With the work we do in estate transitions, we are seeing a rise in selling houses at auction. It’s a little surprising, since for many people auction sales were a painful aftermath of the 2007 real estate market collapse. But we are finding that selling houses at auction may have some distinct advantages over a typical real estate listing process. This is especially true when dealing with a property coming on the market because the owner died or can no longer live on their own.

We’ve found that, in many cases, a properly managed auction can generate a higher price for the seller while dialing down the stress of what can be a particularly painful transition. It is important to note we have found savvy, entrepreneurial real estate agents can be great partners in an auction process and there is no need to view working with an agent completely exclusively from entering into an auction process. Here are some pros and cons to consider!

Pro: House auctions can move the house quickly…

Even in today’s fast-selling market, the average home stays on the market for more than two months before closing, according to Zillow. If the house needs some work or isn’t in a prime location, it could take much longer. With an auction you have more control over the timeline of the sale, which is particularly important when a house is empty, because vacant houses pose a wide range of risks for owners. (Click here for more about the risks of vacant houses.)

Con: …but you can’t time your sale according to market temperature.

The winning bid only needs to be higher than the competition on the day that the bidding process concludes. You’ll never know if the market could have risen a few months later, or another buyer would have paid more at a later date.

Pro: House auctions alleviate the dreaded “death by a thousand cuts”…

From inspections to appraisals to loan approvals, sellers can be nickeled and dimed to death after the original contract is signed. When you sell a house at auction all of the bidders are pre-qualified and have already done their due diligence. Once the virtual gavel falls (we recommend online auction processes), the deal is done.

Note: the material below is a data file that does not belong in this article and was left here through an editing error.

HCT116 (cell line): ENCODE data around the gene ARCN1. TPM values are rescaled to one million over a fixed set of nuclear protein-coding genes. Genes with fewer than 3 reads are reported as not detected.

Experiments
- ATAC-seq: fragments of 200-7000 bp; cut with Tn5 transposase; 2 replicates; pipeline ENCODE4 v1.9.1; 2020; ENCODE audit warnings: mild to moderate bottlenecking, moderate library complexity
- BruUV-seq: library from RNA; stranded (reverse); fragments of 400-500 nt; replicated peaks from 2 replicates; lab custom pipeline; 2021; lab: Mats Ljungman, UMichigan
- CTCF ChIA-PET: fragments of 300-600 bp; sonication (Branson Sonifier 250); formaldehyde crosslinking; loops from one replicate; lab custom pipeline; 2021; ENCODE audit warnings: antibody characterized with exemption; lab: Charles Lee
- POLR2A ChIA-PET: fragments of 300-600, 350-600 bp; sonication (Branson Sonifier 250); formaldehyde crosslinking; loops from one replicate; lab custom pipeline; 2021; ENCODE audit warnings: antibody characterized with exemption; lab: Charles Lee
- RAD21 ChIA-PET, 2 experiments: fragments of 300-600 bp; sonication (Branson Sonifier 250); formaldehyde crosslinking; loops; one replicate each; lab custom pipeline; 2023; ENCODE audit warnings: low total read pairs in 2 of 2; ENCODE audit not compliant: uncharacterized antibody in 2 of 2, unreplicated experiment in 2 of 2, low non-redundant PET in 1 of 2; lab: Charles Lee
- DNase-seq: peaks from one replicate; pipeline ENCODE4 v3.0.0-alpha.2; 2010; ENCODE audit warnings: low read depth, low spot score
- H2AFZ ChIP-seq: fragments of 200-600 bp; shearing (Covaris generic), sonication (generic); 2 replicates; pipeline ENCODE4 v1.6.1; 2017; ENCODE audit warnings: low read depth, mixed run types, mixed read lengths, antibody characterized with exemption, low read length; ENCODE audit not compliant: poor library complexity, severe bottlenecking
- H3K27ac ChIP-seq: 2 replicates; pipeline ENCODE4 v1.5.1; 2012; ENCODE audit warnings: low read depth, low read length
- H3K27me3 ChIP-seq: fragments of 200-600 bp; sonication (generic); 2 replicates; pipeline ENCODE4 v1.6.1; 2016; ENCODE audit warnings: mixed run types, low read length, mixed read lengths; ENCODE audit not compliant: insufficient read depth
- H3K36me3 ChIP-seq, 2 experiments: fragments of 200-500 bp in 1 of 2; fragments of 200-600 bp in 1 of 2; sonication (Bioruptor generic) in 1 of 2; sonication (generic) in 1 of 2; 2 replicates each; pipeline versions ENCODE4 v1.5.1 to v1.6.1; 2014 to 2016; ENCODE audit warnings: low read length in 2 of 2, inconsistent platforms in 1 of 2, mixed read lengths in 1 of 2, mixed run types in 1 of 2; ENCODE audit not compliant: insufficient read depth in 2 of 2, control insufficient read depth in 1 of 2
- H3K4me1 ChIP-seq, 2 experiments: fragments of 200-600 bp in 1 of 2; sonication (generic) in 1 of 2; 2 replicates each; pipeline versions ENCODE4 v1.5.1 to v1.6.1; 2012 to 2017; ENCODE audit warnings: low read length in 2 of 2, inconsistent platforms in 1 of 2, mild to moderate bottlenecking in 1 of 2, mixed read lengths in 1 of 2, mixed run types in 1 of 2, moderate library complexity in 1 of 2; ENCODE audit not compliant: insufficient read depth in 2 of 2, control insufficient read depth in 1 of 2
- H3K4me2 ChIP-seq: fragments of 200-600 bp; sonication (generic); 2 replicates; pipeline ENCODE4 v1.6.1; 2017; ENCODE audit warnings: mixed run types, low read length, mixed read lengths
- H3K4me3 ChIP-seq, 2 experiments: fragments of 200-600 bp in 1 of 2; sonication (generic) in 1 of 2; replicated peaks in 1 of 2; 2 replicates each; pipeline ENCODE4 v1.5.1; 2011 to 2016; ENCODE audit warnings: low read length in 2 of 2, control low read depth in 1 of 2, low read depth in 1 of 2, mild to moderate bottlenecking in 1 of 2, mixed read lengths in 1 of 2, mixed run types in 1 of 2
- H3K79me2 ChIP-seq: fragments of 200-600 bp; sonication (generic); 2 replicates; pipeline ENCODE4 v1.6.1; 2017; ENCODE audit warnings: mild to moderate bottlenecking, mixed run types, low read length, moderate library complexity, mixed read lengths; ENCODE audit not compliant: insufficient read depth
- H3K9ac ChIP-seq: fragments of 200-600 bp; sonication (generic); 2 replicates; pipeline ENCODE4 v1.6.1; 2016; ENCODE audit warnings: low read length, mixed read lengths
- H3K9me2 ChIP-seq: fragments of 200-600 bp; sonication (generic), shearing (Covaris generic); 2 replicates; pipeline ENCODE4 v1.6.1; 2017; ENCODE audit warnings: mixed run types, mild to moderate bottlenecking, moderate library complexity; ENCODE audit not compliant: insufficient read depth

Con: …but you may have less control over price.

To generate interest you typically have to set a pretty aggressive minimum bid (read: “low”). And you run the risk that that’s the only bid you’ll get. With an auction the seller can’t make a counteroffer, so you may have to settle for less than you expected. 

Pro: House auctions can draw a wide range of bidders, which could boost the sales price…

Depending on the location and condition of the house, auctions tend to attract three types of bidders.

  1. Developers who just want the land and will raze the house to put up something else
  2. Speculators who want to snap up a bargain and flip it, and
  3. Traditional buyers who want to live it in.

The more competition you bring in, the higher the potential for bidding. We usually recommend a thorough clean out and clean up, but seldom more than that. The goal is to make the property easy to see, walk through and complete due diligence on.

Con: …but they can also turn off other potential buyers.

There are plenty of buyers out there who are intimidated by the auction process. So intimidated that they’ll never consider your property. Depending on who shows up, you could end up selling the house to a speculator when you were hoping a family would move in.


When selling houses at auction earns more value

We’ve found that auctions can be an attractive alternative for houses in a wide range of prices and neighborhoods. Consider the Maryland couple that was ready to move into an assisted living community. They hired us to clean out the house and prepare it for sale.

The house was originally appraised at less than $475,000. At the auction, the final sales contract came in at $660,000 with a surprising number of bidders making over 20 separate bids throughout the process.In another example, an older woman in Virginia became disabled and had no family, so a conservator was brought in to manage her affairs.

A flipper offered the woman $72,000 for the entire property, including all of the house’s contents, but the conservator called us for a second opinion. When we came in we discovered that she owned some valuable antiques. We sold those separately, raising nearly $11,000. And the real estate auction yielded a final price of more than $123,000 with several different bidders placing over 40 separate bids.

Even after our fees for cleaning out the home and setting up the estate sale, the client received nearly $40,000 more than the original offer.

As in most things, there are no guarantees in real estate. But we believe most sellers should weigh the pros and cons of each type of sale. A house is often a family’s largest single asset, and understanding all of your options can help you maximize its value.